Europe Must Fix Its Fiscal Rules

In an environment of persistently low interest rates and below-potential output, economic policymakers must rethink the prevailing approach to public debt. For the eurozone, this means creating a common budget, or at least overhauling the fiscal rules that have tied member-state governments' hands for no good reason.

Olivier Blanchard

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TRENTO – Earlier this year, I argued that in countries where interest rates are extremely low and public debt is considered safe by investors – making it less costly from both a fiscal and economic standpoint – larger fiscal deficits may be needed to make up for the limitations of monetary policy. The eurozone has now reached this stage.

After the 2008 financial crisis and subsequent euro crisis, monetary policy played a key role in stabilizing and reviving the eurozone. It took pragmatism, creativity, and political flair on the part of European Central Bank President Mario Draghi to accomplish this feat. But while monetary policy hasn’t quite run out of fuel, it cannot be expected to serve the same role again.

By contrast, fiscal policy, the other key component of sound Keynesian macroeconomic management, has been underused as a cyclical tool, with the result that eurozone output still is not at its potential level. This is an urgent problem that cannot be solved by any one country alone; it demands a concerted eurozone response. But while the need for a common eurozone budget from which to draw additional spending is more pressing now than in the past, this would entail risk-sharing among the member states, which is a politically difficult issue.

Still, there are other measures the eurozone could pursue, starting with a fiscal rule change. With interest rates so low, a 60% debt-to-GDP limit is not the right target (if it ever was to begin with). Not only should it be higher, but the requirement that member states that exceed the limit adjust back to it at a certain speed should be loosened. Moreover, because monetary policymakers have little room to maneuver, the European Union must grant governments more freedom to stimulate demand through fiscal policy. That means loosening the 3%-of-GDP limit on fiscal deficits, too.

To be sure, governments should not be given carte blanche; but they should not have their hands tied so tightly, either. What the EU needs is a new rule-making philosophy. The eurozone has gone so far in piling up constraints, on the assumption that governments will always misbehave or try to cheat, that the result is sometimes incomprehensible.

As a first step, the European Commission should stop micromanaging member states’ fiscal policies. The Commission should intervene only when a government is on a trajectory toward amassing truly unsustainable debt (which certainly can happen under irresponsible leadership). Otherwise, the Commission’s main job should be to provide information to the markets about the health of a member state’s economy and its likely path of debt.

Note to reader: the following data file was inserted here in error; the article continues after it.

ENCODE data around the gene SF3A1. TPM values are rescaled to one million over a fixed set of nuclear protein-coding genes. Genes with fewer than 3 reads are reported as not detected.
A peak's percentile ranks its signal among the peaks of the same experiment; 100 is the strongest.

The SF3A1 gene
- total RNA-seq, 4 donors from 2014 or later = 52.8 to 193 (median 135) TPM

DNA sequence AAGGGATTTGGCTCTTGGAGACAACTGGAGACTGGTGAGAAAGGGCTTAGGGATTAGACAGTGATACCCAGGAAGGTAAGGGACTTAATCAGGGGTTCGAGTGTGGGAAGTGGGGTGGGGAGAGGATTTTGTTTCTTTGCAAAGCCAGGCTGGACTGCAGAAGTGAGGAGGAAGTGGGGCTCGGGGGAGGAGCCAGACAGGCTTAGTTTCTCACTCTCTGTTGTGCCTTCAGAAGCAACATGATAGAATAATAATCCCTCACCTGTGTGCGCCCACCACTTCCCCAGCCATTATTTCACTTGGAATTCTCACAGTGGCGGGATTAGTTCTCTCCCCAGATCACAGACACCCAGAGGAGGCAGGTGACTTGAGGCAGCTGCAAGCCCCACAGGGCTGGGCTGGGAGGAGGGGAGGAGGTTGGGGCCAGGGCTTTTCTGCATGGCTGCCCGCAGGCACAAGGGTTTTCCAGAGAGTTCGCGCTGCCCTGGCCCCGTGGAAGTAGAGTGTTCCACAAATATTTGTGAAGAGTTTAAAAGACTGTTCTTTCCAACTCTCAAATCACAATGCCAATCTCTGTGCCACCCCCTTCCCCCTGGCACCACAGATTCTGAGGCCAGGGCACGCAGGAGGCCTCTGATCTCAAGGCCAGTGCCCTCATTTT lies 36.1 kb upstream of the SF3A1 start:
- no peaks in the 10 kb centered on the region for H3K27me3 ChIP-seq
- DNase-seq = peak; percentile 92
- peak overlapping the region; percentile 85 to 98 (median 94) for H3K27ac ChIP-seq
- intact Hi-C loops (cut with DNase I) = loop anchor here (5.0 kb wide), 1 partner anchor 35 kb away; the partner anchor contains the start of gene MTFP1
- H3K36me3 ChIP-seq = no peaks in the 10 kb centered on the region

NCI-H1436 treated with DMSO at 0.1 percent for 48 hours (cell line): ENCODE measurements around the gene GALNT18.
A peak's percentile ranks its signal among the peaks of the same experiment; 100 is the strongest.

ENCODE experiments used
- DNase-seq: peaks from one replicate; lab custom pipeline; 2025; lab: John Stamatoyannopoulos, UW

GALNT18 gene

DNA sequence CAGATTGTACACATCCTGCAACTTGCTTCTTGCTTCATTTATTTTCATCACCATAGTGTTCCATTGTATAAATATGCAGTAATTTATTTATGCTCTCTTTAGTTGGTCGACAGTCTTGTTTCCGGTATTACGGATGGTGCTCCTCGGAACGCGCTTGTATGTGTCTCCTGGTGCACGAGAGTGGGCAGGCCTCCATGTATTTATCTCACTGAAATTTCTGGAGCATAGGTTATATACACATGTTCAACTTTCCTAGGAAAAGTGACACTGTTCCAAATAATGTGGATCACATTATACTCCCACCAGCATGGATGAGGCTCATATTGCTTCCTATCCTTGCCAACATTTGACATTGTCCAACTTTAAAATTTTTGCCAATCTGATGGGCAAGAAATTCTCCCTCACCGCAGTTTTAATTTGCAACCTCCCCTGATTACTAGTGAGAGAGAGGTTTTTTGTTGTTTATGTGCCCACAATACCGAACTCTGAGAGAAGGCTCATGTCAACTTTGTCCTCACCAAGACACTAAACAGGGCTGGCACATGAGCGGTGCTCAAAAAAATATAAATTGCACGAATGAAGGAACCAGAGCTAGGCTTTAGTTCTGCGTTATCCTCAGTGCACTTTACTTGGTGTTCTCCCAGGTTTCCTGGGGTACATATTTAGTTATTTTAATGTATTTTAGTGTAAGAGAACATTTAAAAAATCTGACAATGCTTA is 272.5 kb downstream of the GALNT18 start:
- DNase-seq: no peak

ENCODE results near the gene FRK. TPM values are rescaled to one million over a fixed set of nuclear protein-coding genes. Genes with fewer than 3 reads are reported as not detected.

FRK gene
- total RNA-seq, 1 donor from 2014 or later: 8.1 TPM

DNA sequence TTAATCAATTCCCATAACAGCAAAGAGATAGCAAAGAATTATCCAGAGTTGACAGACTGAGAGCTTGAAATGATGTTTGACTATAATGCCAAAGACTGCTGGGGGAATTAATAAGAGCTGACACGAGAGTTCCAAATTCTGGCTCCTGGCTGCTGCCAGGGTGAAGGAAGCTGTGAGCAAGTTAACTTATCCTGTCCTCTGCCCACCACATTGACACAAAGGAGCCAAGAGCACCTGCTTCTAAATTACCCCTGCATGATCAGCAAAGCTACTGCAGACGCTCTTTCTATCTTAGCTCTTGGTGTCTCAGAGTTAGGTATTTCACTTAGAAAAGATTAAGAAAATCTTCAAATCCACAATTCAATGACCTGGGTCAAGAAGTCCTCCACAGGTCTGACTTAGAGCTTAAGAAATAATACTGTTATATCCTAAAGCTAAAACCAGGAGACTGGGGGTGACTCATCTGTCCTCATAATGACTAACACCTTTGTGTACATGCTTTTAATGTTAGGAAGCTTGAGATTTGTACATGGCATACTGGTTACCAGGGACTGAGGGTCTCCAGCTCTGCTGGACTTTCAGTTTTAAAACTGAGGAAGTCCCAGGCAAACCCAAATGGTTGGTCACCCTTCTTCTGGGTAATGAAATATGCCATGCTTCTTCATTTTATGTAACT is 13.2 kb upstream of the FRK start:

This way, the markets would decide. Fiscal space, after all, is in the eye of the investor. Japan has a large public debt, but investors do not seem worried; Italy, where investors are now demanding a large risk premium, is another matter. The challenge for a member-state government, then, would no longer be to please the Commission, but to convince investors that it is operating responsibly with respect to the debt.

As a second step, the eurozone must improve its fiscal- and monetary-policy coordination. (In fact, it has always needed to do this; but now the matter is especially urgent.) At this stage, monetary policy cannot do the job alone. Stimulus must take the form of a fiscal expansion to make up for what the ECB cannot provide. Yet no country has an incentive to do this on its own, because, with member states so deeply integrated, some share of any fiscal expansion will inevitably be lost to spillover in the form of increased imports.

What is needed, then, is either a coordination device through which each country commits to a larger, self-financed fiscal expansion, or, preferably (but more controversially) a common budget, funded by euro bonds, which can then be used to finance higher spending in each country, when and if needed.

The stakes are high. Without higher limits on debt and better coordination – through a new mechanism or a common budget – fiscal policy will remain too tight, economic activity too low, and the risk of populists emerging to offer simplistic solutions too high. That is the last thing the eurozone needs.


Olivier Blanchard, a former chief economist of the IMF, is Professor of Economics at MIT and Senior Fellow at the Peterson Institute for International Economics. He is the co-editor (with Lawrence H. Summers) of Evolution or Revolution? (MIT Press, 2019).

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